Portugal has shifted to the right on paper, but there are very few constituents and voters who really support economic austerity. That should give the new government pause for thought, as well as the IMF and the EU. Some will say "Look! We've got a shiny new mandate to cut borrowing and spending. Let's get started!"

But the lower turnout means they speak for fewer Portuguese. There will be foot dragging. There will be backlash. And there will be reminders that this was the election that wasn't.

Tuesday, May 31, 2011

Sometimes you can't have both: democracy and the euro

There is a fundamental tension between democracy and the euro that is playing itself out in the South of Europe today. Daniel Oliveira of the Portuguese newspaper Expresso wrote this week that Portugal is being treated like a colony by the North, where the wishes of the people are being steamrolled, and the democratic and constitutional rule of law is being disregarded.

There is some truth in that statement, now that Portugal's public finances have reached a breaking point. The same is true for Greece. But it isn't the entire truth. The other half is that Portuguese and Greek voters supported joining the euro, which they probably shouldn't have done. They wanted to join, but not pay the price in terms of budget restraint, which means they were not being honest with themselves or the rest of the EU about what they really wanted.  They could have easily joined a different kind of euro with no negative implications for their democracy, one that did not insist so urgently on tough budget criteria. But that is an entirely different universe from the one in which we live, and it is unlikely that a 'soft euro' would have been a success. A euro without Germany or France? Unlikely. They saw it as necessary as a matter of pride and status, of really belonging to Europe. Now, instead of pride and belonging, they have disgrace, humiliation, and relegation to third-rate status within the EU. They are far behind the emerging markets of Eastern Europe and will stay there for a long time.

In theory, what the Portuguese will have to accept is that getting democracy back as quickly as possible means leaving the euro. That is not an easy way out either. The Portuguese government owes a lot of money in euros. Once Portugal re-introduces a national currency that devalues, the value of the national debt compared to the government's ability to pay with debased currency will skyrocket. Portugal will have no choice but to default on its debt. International investors will turn their backs on the country until yet another political leader is elected who wants to satisfy international financiers. And the problem will be back.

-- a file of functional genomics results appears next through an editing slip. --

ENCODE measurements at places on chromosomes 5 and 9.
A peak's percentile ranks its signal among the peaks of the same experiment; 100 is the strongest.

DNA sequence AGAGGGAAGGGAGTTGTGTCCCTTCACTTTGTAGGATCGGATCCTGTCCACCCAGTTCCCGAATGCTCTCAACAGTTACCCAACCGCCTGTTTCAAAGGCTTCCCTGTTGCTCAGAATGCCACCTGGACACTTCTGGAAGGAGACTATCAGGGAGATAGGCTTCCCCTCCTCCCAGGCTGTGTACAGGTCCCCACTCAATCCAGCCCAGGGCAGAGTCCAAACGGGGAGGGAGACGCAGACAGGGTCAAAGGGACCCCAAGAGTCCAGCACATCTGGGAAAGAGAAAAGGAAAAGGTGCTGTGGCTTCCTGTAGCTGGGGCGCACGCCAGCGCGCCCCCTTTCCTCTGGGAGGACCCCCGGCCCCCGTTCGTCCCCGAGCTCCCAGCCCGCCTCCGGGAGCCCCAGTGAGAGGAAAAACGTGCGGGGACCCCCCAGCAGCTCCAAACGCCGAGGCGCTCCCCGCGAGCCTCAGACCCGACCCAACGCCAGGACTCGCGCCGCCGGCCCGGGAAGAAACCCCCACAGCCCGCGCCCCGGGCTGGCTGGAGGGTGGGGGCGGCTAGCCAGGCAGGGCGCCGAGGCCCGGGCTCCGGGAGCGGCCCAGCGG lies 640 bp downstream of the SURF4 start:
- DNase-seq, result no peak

The European Commission has always been a strong proponent of countries joining the euro as quickly as possible. In the case of Southern Europe, they encouraged willing governments. In Eastern Europe, which largely was not desperate to join, the Commission resorted to ugly and ill-advised threats to cut EU funding to national governments in April 2004. They, in turn, having just shed Soviet imperial rule, rejected those threats as outrageous, illegal and undemocratic. The Commission's policy toward rapid euro accession needs to be thown out the window re-thought, at least as long as we have the kind of euro we have, which is for the foreseeable future. Without fiscal transfers; without an economic government for Europe, it cannot work. The euro, and the consequences of membership, do not exist in a vacuum.

It isn't the tension between the euro and democracy per se that is playing itself out, but that the colliding wishes, interests and values of certain euro member states make democracy and the euro incompatible. Either everyone adopts the same culture and values, or someone's democracy has to die. Europe has already decided what limits on democracy are compatible with euro zone membership.

So, Portugal and Greece, what will it be? Democracy or the euro?

You can't have both.

Wednesday, May 25, 2011

Declaring Greece Bankrupt

In bankruptcy, putting someone into administration means assigning them a guardian who makes financial decisions on that person's behalf. It's a final step when you admit that the person who is bankrupt is incapable of doing it personally. Assets are sold, income set aside for debt repayment, and in some cases, a portion of the debt is forgiven. That has nothing to do with administration per se, but the heightened sense of trust in the administrator's handling of the bankrupt individual's financial affairs makes such deals possible if they are wanted.

This morning, the Financial Times reported that Europe is considering a proposal to couple the sale of state assets with an administrative panel that would do two things: ensure that the sales actually take place; and ensure that the proceeds are used to pay down the debt. The sales will take place on state-owned companies, such as utilities and ports. Ironically, the sales will cut further into the revenues of the Greek state looking into the future, but that is a challenge that all European countries face. It is a separate question of whether privatisation of utilities is a good thing to do (indeed its merit is debatable in principle, regardless of the country involved), but Athens has precious few options left.